United States District Court, S.D. Florida, Miami Division
L. GRAHAM UNITED STATES DISTRICT JUDGE.
CAUSE comes before the Court upon Defendants
Miami-Dade County, Clifton Baldwin, and Julio Martos'
Motion to Dismiss Counts II and V of the Complaint
(“Motion to Dismiss”) [D.E. 10]. Plaintiff Tannie
Burke subsequently filed his Response to Motion to Dismiss
Counts II and V of the Complaint (“Response”)
[D.E. 17], to which the Defendants filed their Reply in
Support of Motion to Dismiss Counts II and V of the Complaint
(“Reply”) [D.E. 18].
COURT has reviewed the record and is otherwise fully
advised in the premises. As set forth herein, the
Defendants' Motion to Dismiss is granted as to Counts II
contends that on August 27, 2014, Officers Baldwin and
Martos, while engaged in their duties as police officers,
found a single marijuana cigarette on the floor of a
second-floor landing and arrested him and two other Black
men. Burke did not have any marijuana in his possession, and
he was not smoking marijuana. Burke submits that two of the
men were released after the officers gave them notices to
appear in court, however, he was placed in handcuffs and
forced to walk down the stairs without police assistance.
Notably, Burke suffers from Coats' disease, is legally blind
in his left eye, and is only able to see shapes and greater
detail within inches of what he is trying to see with his
left eye. With his right eye, he can only see light and make
out shapes and his right eyebrow and side of his forehead are
swollen and protrude over his right eye. Burke states that
there is no way of looking at his face without being alerted
to the fact that he has a physical disability.
alleges his stepfather, Marvin Armstrong, has often
criticized the police for profiling Black and
African-American males in his neighborhood based upon race.
Burke further alleges that Mr. Armstrong has frequently
videotaped police activity, enraging local police. Indeed,
Officers Baldwin and Martos knew that Burke and Mr. Armstrong
were related and, in fact, Mr. Armstrong was videotaping the
police at the time this incident occurred.
arrest, instead of taking Burke to jail or to the police
station, Officers Baldwin and Martos placed him in the front
passenger seat of an unmarked vehicle. While trying to sit
down, Burke's body collided with the top frame of the
vehicle. Mr. Amrstrong, irate that Burke was being falsely
arrested and unassisted because he is blind, said the
following to the police as they were loading him into the
car: “He blind dumbass. Y'all don't tell him
y'all walk him to the car, how the fuck he gonna know?
Stupid.” Officers Baldwin and Martos then entered the
police vehicle with Burke and drove away.
Baldwin and Martos claim that they received a radio
transmission over an official frequency that a suspect was
fleeing in the area and decided to assist with the search.
Burke, however, never heard the alleged audio transmission.
Coincidentally, all relevant radio-transmission records were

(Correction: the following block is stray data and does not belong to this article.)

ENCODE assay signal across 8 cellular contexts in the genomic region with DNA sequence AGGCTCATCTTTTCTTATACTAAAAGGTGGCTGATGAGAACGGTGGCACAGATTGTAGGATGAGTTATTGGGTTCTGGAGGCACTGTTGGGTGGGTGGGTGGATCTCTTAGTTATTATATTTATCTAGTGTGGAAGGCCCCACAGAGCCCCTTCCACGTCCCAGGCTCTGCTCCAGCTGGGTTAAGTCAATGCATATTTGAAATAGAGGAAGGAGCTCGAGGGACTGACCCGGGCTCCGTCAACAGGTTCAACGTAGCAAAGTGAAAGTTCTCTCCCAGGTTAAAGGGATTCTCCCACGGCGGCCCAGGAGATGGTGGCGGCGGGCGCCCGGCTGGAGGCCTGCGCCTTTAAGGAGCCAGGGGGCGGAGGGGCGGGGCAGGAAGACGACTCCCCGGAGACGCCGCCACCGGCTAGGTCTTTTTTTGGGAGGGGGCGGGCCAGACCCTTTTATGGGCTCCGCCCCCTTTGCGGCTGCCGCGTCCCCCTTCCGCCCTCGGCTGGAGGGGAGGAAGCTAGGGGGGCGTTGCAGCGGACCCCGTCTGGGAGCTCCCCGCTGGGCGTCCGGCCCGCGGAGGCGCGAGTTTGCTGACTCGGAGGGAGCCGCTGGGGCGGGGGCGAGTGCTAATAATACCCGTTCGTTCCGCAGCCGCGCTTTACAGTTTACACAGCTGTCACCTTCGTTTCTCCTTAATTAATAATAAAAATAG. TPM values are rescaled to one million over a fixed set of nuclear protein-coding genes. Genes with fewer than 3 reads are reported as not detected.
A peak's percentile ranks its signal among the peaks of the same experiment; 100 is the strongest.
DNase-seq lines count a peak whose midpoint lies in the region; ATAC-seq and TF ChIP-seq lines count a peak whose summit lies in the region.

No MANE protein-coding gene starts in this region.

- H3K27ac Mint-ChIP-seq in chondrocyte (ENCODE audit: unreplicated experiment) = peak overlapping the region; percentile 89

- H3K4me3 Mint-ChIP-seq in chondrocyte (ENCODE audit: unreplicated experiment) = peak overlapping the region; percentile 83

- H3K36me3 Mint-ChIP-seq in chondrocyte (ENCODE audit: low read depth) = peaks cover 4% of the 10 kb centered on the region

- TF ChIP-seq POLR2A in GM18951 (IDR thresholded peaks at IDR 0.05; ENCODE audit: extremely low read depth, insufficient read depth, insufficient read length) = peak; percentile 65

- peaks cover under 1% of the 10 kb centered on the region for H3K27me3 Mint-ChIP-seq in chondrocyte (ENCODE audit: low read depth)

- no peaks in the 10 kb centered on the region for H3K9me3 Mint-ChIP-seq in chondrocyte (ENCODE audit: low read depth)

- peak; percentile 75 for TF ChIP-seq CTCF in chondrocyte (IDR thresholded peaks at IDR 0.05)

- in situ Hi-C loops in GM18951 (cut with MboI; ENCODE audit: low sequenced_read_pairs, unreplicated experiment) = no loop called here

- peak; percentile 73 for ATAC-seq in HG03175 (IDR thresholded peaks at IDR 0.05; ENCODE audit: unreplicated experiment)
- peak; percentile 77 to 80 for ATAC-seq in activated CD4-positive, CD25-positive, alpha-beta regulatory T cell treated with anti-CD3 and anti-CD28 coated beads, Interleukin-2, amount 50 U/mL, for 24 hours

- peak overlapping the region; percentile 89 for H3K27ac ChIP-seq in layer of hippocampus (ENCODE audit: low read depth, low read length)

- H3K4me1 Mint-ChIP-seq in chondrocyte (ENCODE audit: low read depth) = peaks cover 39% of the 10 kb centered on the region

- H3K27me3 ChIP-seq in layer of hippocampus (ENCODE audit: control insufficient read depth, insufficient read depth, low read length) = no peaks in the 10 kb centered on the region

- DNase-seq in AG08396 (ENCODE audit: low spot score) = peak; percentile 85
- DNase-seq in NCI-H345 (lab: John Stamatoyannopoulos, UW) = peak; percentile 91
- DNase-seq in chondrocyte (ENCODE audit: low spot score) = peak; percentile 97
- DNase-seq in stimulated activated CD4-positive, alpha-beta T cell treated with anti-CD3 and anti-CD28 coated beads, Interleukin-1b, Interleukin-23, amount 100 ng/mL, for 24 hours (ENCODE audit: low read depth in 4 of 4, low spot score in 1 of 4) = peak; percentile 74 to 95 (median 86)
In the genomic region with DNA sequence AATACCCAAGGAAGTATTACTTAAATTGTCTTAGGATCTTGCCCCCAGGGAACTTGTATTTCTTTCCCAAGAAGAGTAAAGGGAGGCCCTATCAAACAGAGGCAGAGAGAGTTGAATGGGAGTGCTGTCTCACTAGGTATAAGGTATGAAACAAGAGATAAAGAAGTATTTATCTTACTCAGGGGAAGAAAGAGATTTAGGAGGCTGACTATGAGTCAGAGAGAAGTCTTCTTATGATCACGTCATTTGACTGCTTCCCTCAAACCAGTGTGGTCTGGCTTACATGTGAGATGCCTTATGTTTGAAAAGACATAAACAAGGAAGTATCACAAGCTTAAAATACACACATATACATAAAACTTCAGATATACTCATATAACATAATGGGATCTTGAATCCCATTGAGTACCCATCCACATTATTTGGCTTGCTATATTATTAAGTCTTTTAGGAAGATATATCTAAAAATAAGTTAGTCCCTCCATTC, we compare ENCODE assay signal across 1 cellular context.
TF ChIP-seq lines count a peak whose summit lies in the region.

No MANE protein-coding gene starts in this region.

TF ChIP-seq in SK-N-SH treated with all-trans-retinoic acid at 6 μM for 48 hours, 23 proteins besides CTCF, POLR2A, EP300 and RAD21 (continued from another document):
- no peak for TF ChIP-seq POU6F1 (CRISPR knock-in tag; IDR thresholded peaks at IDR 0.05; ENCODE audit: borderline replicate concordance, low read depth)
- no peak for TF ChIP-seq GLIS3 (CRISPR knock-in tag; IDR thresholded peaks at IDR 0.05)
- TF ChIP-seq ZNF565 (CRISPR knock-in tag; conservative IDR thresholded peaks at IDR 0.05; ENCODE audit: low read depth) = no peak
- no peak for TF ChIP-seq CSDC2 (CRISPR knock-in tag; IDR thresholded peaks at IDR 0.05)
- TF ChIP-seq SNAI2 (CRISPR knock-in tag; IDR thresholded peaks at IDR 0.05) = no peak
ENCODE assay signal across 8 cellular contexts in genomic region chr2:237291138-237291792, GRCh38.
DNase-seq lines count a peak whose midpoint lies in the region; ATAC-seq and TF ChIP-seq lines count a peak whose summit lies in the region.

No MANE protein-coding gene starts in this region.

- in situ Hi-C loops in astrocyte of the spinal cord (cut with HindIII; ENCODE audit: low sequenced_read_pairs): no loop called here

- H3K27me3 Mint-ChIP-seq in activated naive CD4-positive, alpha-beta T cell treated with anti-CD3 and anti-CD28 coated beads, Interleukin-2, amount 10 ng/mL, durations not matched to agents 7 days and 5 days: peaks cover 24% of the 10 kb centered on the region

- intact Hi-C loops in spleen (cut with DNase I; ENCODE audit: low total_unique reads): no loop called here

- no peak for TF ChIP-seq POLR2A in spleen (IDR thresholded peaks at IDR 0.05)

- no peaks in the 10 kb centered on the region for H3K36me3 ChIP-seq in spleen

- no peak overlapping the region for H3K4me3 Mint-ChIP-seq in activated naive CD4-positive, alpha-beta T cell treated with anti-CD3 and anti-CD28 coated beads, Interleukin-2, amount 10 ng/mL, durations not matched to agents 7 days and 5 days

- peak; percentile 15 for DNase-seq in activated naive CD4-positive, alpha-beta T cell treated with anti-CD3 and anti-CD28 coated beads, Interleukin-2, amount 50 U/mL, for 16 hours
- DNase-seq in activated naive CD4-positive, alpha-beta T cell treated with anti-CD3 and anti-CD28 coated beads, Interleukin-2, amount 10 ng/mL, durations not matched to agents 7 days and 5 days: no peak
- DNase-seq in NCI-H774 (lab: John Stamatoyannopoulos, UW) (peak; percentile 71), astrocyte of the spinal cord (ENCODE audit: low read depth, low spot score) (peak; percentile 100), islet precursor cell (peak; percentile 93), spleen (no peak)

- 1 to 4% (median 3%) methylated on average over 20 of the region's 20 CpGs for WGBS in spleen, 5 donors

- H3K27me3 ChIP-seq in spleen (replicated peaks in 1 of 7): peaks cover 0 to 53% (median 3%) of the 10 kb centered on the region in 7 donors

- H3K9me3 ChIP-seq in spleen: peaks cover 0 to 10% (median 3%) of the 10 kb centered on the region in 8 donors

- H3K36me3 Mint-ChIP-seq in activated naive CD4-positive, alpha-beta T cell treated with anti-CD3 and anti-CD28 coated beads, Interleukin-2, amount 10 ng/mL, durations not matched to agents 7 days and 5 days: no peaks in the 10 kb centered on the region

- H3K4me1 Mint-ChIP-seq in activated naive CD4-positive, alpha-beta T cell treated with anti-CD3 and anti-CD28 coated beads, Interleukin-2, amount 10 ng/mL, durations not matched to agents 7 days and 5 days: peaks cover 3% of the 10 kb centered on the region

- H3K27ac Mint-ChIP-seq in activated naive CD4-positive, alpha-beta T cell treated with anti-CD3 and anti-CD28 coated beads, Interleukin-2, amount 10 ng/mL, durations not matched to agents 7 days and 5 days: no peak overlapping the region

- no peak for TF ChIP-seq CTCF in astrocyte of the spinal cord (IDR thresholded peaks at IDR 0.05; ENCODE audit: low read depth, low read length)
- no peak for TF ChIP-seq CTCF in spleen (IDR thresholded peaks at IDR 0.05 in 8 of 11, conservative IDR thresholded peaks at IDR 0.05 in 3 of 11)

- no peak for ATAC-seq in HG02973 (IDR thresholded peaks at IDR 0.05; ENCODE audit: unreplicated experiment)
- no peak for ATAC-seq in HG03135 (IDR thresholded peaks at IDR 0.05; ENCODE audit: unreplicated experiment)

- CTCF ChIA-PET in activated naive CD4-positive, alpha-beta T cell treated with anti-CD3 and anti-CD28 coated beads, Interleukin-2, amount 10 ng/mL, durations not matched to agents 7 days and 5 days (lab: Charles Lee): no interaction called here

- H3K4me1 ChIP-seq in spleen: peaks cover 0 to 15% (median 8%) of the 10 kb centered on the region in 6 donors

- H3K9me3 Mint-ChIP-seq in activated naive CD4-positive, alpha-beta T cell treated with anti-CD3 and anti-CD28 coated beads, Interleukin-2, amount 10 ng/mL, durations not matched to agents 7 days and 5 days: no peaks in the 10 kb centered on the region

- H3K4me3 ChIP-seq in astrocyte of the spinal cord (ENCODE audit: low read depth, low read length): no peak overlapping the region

destroyed before the Miami-Dade Police Department
Professional Compliance Bureau investigators began their
investigation. With Burke in the car, Officers Baldwin and
Martos allegedly complained repeatedly about Mr.
Armstrong's actions, as opposed to making comments about
a fleeing suspect or any other search. Burke specifically
recalls the officers saying, “Your stepfather got a lot
of mouth. You know we don't like that.”
driving around for a while, Officers Baldwin and Martos
decided to release Burke with a promise to appear. They
directed him to exit the car and walk to its rear. As he is
blind, Burke was only able to do so by moving his hands
across the car to guide himself. The officers then presented
Burke with a document to sign. When Burke told them that he
could not see the document, they placed a large light on it.
Burke repeatedly told Officers Baldwin and Martos that he was
unable to see and described his sight limitations to them.
became clear that the officers intended to leave Burke out in
the dark, rural, lightless area, Burke asked them to drive
him back to his neighborhood. He also told the officers that
he could not be dropped off at a bus stop or busy street
because of his condition. Officers Baldwin and Martos
refused. Instead, they drove onto a dark, secluded, rural
street without any lighting and dropped Burke off on the edge
of some darkened farmland tract miles from his home. For the
better part of an hour, Burke trudged along the roadside. He
followed the asphalt's edge or the white stripe to
maintain his direction as he sought to find his way home.
Burke claims he was in constant danger of being hit by
vehicles or attacked by criminals. While walking, Burke
eventually came upon a Good Samaritan who helped him navigate
his way home. Burke states that Officers Baldwin and Martos
did this to him as an act of retaliation against Mr.
Armstrong because his stepfather had the audacity to question
their activities. Burke attests that he has been traumatized,
stigmatized, and left in fear as to when something like this
will occur again. He contends that he has suffered mental and
psychological damage, damage to his reputation, and is in
fear for his life by being placed in a circumstance where his
safety and life were in peril.
Rule 8, allegations within a complaint must contain a
“short and plain statement of the claim showing that
the pleader is entitled to relief.” Fed.R.Civ.P.
8(a)(2). When a complaint is challenged under Rule 12(b)(6),
a court will presume that all well-pleaded allegations are
true, and view the pleadings in the light most favorable to
the plaintiff. Am. United Life Ins. Co. v. Martinez,
480 F.3d 1043, 1066 (11th Cir. 2007). The Supreme Court of
the United States has held that although a complaint attacked
by a Rule 12(b)(6) motion to dismiss does not need detailed
factual allegations, a plaintiff's obligation to provide
the grounds of his entitlement to relief requires more than
labels and conclusions, and a formulaic recitation of the